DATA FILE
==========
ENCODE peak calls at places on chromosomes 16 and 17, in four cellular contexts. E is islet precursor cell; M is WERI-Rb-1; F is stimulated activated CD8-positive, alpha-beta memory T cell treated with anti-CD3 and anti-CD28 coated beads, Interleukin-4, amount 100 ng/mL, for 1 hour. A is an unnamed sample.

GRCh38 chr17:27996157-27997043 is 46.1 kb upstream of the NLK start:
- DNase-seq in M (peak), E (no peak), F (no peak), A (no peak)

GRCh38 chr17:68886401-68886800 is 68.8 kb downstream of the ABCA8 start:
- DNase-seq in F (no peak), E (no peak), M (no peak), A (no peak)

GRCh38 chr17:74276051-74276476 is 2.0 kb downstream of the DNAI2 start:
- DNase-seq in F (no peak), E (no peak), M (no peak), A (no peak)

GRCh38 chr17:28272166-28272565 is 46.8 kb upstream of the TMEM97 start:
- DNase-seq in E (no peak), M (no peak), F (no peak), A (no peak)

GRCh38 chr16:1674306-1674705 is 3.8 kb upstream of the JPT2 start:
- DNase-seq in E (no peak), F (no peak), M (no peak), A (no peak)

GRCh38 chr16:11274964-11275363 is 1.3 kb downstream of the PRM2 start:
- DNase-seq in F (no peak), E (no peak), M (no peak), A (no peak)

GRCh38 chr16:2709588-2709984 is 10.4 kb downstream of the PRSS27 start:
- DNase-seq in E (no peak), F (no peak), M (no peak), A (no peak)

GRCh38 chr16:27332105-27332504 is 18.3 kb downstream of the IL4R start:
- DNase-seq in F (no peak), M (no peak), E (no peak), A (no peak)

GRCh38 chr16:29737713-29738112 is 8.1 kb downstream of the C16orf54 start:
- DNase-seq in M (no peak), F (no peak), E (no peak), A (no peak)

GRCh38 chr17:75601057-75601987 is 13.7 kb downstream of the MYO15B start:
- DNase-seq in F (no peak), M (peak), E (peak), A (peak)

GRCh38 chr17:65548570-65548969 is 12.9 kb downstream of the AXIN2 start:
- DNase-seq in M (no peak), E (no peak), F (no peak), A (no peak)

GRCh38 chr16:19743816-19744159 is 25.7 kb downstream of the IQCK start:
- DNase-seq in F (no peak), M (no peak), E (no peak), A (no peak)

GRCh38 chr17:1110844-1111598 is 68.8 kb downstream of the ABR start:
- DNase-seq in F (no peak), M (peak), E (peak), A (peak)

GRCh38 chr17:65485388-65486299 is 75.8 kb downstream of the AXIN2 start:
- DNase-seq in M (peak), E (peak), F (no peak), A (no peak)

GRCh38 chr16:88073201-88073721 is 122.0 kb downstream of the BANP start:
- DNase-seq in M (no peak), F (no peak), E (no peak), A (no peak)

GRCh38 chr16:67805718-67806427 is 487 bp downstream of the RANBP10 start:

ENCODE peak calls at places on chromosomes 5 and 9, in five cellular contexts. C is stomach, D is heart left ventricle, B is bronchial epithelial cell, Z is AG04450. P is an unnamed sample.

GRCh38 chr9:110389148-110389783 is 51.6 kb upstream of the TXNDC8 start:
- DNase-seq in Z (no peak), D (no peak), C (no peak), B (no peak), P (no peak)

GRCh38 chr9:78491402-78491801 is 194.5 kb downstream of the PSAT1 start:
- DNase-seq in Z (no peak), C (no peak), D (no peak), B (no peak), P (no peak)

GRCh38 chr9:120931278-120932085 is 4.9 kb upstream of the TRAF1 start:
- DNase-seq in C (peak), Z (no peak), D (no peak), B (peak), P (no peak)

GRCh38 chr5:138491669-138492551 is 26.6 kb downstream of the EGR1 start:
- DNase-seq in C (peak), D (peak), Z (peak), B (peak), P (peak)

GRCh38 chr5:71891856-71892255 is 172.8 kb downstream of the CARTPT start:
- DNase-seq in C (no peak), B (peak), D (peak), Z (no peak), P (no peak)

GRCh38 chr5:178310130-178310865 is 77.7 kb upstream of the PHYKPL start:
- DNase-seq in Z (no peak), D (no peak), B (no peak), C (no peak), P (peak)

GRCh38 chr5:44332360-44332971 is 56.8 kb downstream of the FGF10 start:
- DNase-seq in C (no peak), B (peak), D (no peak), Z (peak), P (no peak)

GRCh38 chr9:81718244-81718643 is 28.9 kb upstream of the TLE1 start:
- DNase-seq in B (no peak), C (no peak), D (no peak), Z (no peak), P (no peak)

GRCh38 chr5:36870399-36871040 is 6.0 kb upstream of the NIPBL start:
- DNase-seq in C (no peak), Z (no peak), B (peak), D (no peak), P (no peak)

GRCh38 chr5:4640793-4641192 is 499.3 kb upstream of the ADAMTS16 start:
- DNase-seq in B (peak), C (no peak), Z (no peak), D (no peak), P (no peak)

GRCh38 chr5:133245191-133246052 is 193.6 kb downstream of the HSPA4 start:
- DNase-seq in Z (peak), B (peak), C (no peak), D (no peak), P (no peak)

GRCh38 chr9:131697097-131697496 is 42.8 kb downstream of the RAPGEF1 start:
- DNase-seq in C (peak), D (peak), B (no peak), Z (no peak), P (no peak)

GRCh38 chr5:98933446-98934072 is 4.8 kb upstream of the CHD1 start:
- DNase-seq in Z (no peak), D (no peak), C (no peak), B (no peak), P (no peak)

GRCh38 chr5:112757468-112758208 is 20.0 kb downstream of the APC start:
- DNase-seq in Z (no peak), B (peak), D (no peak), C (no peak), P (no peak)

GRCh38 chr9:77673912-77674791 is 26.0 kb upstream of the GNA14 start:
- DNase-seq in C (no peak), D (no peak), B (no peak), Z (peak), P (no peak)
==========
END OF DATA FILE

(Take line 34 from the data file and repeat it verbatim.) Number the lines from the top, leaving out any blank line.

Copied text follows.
GRCh38 chr9:110389148-110389783 is 51.6 kb upstream of the TXNDC8 start: